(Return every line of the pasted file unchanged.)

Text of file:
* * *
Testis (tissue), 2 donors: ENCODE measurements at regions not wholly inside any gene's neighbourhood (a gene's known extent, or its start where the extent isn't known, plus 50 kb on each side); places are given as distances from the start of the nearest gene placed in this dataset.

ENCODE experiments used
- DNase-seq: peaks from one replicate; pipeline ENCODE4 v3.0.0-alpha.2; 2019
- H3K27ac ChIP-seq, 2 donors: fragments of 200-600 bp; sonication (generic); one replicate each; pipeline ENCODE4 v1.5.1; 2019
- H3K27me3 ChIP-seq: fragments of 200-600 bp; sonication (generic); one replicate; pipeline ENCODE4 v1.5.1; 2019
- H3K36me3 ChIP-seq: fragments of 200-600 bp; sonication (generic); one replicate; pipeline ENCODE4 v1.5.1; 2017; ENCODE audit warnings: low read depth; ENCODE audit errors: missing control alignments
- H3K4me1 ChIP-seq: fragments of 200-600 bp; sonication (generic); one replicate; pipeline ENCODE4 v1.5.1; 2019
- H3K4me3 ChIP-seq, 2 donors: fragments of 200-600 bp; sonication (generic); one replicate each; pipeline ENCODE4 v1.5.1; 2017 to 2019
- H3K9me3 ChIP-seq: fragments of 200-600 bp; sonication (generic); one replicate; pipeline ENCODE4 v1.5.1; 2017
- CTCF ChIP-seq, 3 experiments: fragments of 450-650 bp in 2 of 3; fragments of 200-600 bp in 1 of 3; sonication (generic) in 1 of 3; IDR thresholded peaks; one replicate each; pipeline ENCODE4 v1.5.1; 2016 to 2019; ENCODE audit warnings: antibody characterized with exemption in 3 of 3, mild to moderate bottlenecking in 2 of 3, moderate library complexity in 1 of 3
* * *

Testis (tissue), 2 donors: ENCODE measurements at regions not wholly inside any gene's neighbourhood (a gene's known extent, or its start where the extent isn't known, plus 50 kb on each side); places are given as distances from the start of the nearest gene placed in this dataset.

ENCODE experiments used
- DNase-seq: peaks from one replicate; pipeline ENCODE4 v3.0.0-alpha.2; 2019
- H3K27ac ChIP-seq, 2 donors: fragments of 200-600 bp; sonication (generic); one replicate each; pipeline ENCODE4 v1.5.1; 2019
- H3K27me3 ChIP-seq: fragments of 200-600 bp; sonication (generic); one replicate; pipeline ENCODE4 v1.5.1; 2019
- H3K36me3 ChIP-seq: fragments of 200-600 bp; sonication (generic); one replicate; pipeline ENCODE4 v1.5.1; 2017; ENCODE audit warnings: low read depth; ENCODE audit errors: missing control alignments
- H3K4me1 ChIP-seq: fragments of 200-600 bp; sonication (generic); one replicate; pipeline ENCODE4 v1.5.1; 2019
- H3K4me3 ChIP-seq, 2 donors: fragments of 200-600 bp; sonication (generic); one replicate each; pipeline ENCODE4 v1.5.1; 2017 to 2019
- H3K9me3 ChIP-seq: fragments of 200-600 bp; sonication (generic); one replicate; pipeline ENCODE4 v1.5.1; 2017
- CTCF ChIP-seq, 3 experiments: fragments of 450-650 bp in 2 of 3; fragments of 200-600 bp in 1 of 3; sonication (generic) in 1 of 3; IDR thresholded peaks; one replicate each; pipeline ENCODE4 v1.5.1; 2016 to 2019; ENCODE audit warnings: antibody characterized with exemption in 3 of 3, mild to moderate bottlenecking in 2 of 3, moderate library complexity in 1 of 3